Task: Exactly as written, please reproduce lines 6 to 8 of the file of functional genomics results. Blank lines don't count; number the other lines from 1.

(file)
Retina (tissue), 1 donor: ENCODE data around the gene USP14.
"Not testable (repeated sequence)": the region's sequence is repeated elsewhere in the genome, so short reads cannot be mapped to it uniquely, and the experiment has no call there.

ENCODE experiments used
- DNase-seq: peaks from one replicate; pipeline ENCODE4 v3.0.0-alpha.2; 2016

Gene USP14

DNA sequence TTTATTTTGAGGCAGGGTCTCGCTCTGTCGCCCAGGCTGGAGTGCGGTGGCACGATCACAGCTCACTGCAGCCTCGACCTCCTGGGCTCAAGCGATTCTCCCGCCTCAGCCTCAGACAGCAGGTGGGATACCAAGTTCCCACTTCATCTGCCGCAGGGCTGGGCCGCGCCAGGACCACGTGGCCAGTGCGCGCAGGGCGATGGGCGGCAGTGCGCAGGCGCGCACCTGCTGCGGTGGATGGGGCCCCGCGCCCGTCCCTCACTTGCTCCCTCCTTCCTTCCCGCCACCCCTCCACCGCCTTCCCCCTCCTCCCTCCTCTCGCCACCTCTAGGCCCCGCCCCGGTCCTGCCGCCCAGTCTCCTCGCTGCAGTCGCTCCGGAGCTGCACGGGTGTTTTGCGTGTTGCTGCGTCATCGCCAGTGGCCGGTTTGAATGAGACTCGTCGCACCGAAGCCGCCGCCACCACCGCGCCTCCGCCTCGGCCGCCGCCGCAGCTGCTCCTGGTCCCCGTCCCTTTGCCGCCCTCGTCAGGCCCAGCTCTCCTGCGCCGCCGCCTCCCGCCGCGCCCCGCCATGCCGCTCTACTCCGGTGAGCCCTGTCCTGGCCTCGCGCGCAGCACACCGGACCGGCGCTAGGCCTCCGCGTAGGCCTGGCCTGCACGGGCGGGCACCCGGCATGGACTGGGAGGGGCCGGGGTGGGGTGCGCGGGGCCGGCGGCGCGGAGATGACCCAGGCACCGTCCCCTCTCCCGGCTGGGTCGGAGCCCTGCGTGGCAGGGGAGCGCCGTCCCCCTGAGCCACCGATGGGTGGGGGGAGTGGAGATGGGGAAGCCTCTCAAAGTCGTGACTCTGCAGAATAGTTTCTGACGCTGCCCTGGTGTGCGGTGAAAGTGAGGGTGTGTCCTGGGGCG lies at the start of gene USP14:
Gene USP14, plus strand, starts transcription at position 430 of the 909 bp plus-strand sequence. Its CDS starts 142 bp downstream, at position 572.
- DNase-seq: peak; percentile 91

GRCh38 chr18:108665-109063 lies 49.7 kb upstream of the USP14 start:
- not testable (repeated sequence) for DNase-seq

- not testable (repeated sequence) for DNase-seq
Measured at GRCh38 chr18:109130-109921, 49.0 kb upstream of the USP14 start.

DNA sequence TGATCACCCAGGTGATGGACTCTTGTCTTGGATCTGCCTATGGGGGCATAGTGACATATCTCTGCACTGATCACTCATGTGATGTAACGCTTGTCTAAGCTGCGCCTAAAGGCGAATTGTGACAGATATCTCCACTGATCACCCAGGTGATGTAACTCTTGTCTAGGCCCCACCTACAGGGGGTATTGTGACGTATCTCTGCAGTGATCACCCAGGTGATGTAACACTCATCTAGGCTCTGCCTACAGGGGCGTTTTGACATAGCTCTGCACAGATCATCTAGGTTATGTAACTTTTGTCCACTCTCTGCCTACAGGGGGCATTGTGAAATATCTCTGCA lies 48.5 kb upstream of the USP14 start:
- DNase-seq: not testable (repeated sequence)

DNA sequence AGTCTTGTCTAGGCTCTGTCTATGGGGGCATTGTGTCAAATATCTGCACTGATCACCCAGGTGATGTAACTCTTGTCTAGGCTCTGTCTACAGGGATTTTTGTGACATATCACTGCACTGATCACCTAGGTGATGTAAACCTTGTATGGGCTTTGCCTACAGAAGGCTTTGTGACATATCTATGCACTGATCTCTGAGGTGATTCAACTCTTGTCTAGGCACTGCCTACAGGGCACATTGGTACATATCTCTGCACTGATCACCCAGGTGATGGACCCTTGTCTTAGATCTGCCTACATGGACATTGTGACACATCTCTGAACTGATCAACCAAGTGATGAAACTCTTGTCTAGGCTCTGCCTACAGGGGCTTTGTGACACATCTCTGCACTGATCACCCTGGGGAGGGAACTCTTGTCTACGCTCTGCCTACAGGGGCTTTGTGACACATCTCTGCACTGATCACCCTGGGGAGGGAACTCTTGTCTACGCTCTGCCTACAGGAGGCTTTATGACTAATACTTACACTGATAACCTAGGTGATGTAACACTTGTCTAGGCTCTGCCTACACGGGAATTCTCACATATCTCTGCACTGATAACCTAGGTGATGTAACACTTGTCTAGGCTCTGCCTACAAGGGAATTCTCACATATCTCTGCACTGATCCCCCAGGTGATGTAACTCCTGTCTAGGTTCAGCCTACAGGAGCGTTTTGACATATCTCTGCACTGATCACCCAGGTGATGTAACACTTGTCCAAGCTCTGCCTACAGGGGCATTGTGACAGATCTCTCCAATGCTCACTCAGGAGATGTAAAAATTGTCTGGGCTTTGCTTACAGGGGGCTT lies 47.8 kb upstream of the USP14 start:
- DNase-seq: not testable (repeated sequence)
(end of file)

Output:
DNA sequence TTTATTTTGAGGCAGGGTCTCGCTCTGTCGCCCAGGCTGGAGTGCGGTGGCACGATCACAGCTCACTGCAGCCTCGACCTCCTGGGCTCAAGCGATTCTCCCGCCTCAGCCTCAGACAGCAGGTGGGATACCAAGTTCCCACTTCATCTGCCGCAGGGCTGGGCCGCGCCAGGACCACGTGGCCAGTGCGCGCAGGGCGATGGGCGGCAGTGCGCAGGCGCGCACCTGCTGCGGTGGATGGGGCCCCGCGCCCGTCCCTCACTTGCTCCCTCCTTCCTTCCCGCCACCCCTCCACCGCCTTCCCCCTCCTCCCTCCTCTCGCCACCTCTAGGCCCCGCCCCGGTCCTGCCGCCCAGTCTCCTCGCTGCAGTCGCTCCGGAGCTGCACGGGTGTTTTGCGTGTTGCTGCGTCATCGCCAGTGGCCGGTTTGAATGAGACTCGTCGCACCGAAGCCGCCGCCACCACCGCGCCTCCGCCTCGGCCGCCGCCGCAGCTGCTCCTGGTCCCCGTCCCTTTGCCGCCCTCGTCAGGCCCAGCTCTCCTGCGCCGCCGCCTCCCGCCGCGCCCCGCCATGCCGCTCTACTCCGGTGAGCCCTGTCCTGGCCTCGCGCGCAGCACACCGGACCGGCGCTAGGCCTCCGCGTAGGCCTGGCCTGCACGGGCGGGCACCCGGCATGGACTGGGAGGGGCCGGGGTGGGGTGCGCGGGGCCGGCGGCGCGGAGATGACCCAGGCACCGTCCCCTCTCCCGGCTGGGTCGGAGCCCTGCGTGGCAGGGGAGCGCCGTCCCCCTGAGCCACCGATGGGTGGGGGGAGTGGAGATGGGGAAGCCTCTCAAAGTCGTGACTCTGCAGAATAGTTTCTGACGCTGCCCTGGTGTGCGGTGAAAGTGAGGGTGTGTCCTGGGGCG lies at the start of gene USP14:
Gene USP14, plus strand, starts transcription at position 430 of the 909 bp plus-strand sequence. Its CDS starts 142 bp downstream, at position 572.
- DNase-seq: peak; percentile 91